Tuesday, December 07, 2004

ACLU after FBI snoopers

Talk Left lets us know that the national American Civil Liberties Union launched a new effort "to expose and limit FBI spying on people." Texas doesn't appear to be on the list of 10 states in which they're starting their investigation, but perhaps we'll make it into their next round of requests scheduled for early 2005. From what we know already, they'd find a lot to work with.

Last spring, the ACLU's Texas affiliate discovered though open records requests that the Austin Police Department was spying on local anti-war protesters. See the February 19, 2004 letter (pdf) from ACLU of Texas, written by yours truly, to the Austin City Council on the subject.

Austin police said in response to ACLU of Texas' revelations that the only reason they don't constantly have undercover officers infiltrate activists is that protesters do not regularly schedule events. "Until then, we're doing narcotics work," announced Assistant Chief Robert Dahlstrom in an interview with The Daily Texan.

Our suspicion was always that Austin PD reports were sent to the Joint Terrorism Task Force based in San Antonio. JTTFs are the entities primarily targeted by ACLU-national's FOIA requests. City officials never confirmed nor denied that's where the reports ended up. The letter linked reads, "You need to find out on behalf of your constituents whether APD routinely passes on intelligence gathered in such a way to the Joint Terrorism Task Force." One councilmember promised to investigate and let us know, but somehow the information was never forthcoming.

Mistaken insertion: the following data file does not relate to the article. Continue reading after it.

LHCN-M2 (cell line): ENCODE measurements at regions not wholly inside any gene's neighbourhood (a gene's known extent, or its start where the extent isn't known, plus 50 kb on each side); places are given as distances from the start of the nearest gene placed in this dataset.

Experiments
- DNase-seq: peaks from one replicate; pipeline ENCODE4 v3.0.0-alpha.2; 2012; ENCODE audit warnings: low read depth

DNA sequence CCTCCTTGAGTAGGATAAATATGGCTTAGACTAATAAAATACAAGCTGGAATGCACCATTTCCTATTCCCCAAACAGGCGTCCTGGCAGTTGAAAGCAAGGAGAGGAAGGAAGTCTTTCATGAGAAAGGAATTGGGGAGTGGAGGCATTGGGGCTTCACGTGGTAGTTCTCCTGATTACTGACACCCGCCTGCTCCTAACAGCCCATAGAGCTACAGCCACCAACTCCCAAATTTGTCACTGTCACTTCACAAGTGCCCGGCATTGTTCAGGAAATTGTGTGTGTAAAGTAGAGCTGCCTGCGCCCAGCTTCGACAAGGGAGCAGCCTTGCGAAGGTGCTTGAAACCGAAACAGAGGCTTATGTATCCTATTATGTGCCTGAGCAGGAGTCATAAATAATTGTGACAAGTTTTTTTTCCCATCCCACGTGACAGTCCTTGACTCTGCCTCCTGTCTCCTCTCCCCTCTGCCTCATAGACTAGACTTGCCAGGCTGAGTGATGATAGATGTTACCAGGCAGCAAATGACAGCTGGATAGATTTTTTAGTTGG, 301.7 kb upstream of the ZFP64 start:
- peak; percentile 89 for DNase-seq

Texas saw another bizarre incident where a couple of military intelligence officers attended a conference on Islam and the Law and tried to get conference organizers to turn over their registration lists.

There's other reason to believe that Texas' Joint Terrorism Task Forces are quite active. Richardson, Texas was home base for the Holy Land Foundation, which allegedly funneled money raised under its American non-profit status to gift surviving families of Palestinian suicide bombers. Plus Texas' oil industry has always facilitated connections among Texas' wealthy and powerful to their counterparts in the Arab world.

Thank heavens for ACLU aggressively tackling this subject, and good for them for trying a research and PR approach instead of heading straight for the courthouse. For all the wrongheaded and trivial stuff they do that occasionally makes me wonder why I'm associated with the group, there's nobody but ACLU to take on these core fights that will determine whether we retain a functioning Bill of Rights through this weird historical period. If you're not a member, join up and make sure this kind of work continues.

Disclosure and disclaimer: The author works as a part-time consultant for ACLU of Texas and directs their state police accountability project. All opinions expressed in this blog are my own and do not necessarily reflect ACLU's position, nor anybody else's.

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